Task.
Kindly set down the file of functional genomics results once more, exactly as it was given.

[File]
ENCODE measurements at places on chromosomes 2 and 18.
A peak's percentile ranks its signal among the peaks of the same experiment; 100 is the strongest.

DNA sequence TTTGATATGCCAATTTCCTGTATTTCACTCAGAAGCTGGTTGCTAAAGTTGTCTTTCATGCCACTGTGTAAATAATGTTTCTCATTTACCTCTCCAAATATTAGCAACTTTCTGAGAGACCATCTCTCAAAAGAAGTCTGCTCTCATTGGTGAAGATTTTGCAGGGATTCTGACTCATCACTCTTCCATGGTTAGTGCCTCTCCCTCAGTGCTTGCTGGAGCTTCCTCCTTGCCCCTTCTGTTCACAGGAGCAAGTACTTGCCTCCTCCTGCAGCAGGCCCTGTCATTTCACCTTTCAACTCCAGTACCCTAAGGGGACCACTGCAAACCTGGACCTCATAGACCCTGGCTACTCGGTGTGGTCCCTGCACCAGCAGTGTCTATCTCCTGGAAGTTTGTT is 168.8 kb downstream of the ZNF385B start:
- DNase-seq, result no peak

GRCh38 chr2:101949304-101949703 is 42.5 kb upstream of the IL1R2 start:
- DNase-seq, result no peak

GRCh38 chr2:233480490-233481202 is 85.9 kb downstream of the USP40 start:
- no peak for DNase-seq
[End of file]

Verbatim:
ENCODE measurements at places on chromosomes 2 and 18.
A peak's percentile ranks its signal among the peaks of the same experiment; 100 is the strongest.

DNA sequence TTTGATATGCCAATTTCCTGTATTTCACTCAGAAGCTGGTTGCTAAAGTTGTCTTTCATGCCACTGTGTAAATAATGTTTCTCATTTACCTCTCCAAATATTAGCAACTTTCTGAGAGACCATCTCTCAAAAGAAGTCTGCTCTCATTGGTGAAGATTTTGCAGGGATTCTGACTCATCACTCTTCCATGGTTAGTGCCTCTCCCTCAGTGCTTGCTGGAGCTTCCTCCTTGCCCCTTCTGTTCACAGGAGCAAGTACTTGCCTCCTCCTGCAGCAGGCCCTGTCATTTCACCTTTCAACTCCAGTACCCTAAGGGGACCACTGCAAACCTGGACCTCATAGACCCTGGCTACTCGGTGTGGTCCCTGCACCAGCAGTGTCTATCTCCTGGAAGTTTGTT is 168.8 kb downstream of the ZNF385B start:
- DNase-seq, result no peak

GRCh38 chr2:101949304-101949703 is 42.5 kb upstream of the IL1R2 start:
- DNase-seq, result no peak

GRCh38 chr2:233480490-233481202 is 85.9 kb downstream of the USP40 start:
- no peak for DNase-seq